In 2020, before the government had completed its investigation, NYU settled that complaint by undertaking several commitments, including adding explicit mention of antisemitism to its anti-discrimination and anti-harassment policies; conducting outreach to the university community publicizing its stance against antisemitism; and addressing antisemitism in student clubs. According to the new lawsuit, however, NYU has “continued to fail and to refuse to take any meaningful actions to combat, address, and ameliorate antisemitism” as required by the settlement, and when it comes to Jewish students, it has not enforced its own anti-discrimination and anti-harassment policies.

The complaint contains an accounting of numerous incidents creating a hostile – at times dangerous – environment for Jewish students over the years, which has only worsened since October 7. According to plaintiff Ingber, “students are horrified and frightened as chants of ‘gas the Jews’ and ‘Hitler was right’ ring out on campus, and students and professors serve up a ‘constant contextualization and justification of Hamas’s brutal terror attack at NYU,’ both in the classroom and around the school.”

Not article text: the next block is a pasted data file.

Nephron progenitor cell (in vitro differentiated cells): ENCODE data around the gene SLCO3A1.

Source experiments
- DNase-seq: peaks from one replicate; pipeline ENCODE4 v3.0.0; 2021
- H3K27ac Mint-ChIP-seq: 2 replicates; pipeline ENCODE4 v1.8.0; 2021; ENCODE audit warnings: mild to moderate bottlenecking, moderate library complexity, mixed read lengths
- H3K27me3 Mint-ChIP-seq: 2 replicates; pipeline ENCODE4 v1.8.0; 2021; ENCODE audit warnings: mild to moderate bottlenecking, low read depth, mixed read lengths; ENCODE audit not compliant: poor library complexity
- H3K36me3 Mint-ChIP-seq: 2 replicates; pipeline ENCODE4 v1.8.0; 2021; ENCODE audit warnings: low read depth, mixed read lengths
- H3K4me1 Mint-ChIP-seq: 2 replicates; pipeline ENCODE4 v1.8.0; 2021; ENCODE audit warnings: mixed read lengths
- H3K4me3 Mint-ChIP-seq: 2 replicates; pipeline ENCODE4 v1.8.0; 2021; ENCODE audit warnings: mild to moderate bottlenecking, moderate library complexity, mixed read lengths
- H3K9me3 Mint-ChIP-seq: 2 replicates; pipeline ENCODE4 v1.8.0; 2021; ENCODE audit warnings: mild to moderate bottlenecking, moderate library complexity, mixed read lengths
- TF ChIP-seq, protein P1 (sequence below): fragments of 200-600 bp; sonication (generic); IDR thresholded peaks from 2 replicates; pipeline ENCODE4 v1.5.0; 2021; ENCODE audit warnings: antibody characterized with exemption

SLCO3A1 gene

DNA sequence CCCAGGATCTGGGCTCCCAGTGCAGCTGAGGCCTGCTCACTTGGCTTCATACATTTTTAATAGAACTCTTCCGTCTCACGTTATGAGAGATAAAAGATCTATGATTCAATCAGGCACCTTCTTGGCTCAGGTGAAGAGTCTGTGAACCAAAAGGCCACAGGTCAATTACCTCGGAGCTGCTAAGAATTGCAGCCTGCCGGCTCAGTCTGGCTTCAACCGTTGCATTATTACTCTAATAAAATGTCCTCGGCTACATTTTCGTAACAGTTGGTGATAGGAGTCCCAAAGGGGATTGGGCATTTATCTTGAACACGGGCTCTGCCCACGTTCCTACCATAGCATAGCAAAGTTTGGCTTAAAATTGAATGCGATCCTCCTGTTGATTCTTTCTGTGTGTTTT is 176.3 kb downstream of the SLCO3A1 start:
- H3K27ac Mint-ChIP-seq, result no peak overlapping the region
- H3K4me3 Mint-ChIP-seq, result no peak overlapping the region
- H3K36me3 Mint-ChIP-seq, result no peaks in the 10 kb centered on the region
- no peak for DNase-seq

Since the war in Israel started, NYU’s chapter of Students for Justice in Palestine (SJP), the organization leading the witch hunt against Jewish students on campuses across the country, has been joined at NYU by a new group – Faculty for Justice in Palestine, with over 225 members. Among the most shocking incidents described in the complaint was a vicious, hate-filled October 20th protest in which students and faculty commandeered the school library, normally a quiet study space, to celebrate Hamas’s “bold” resistance against “colonial fascism” and demonize Israel for “genocide,” violating several university policies in the process.

The plaintiffs repeatedly reached out to the dean of students and other administrators expressing their concerns about the escalating antisemitism, all to no avail. Maslavi, who is vice president of the NYU chapter of Students Supporting Israel, emailed the university president, Linda Mills, directly, “asking her to ‘take a strong stand against acts of violence and terror’ and ‘create an atmosphere where all students can feel safe, regardless of their background or beliefs.’ Mills did not respond.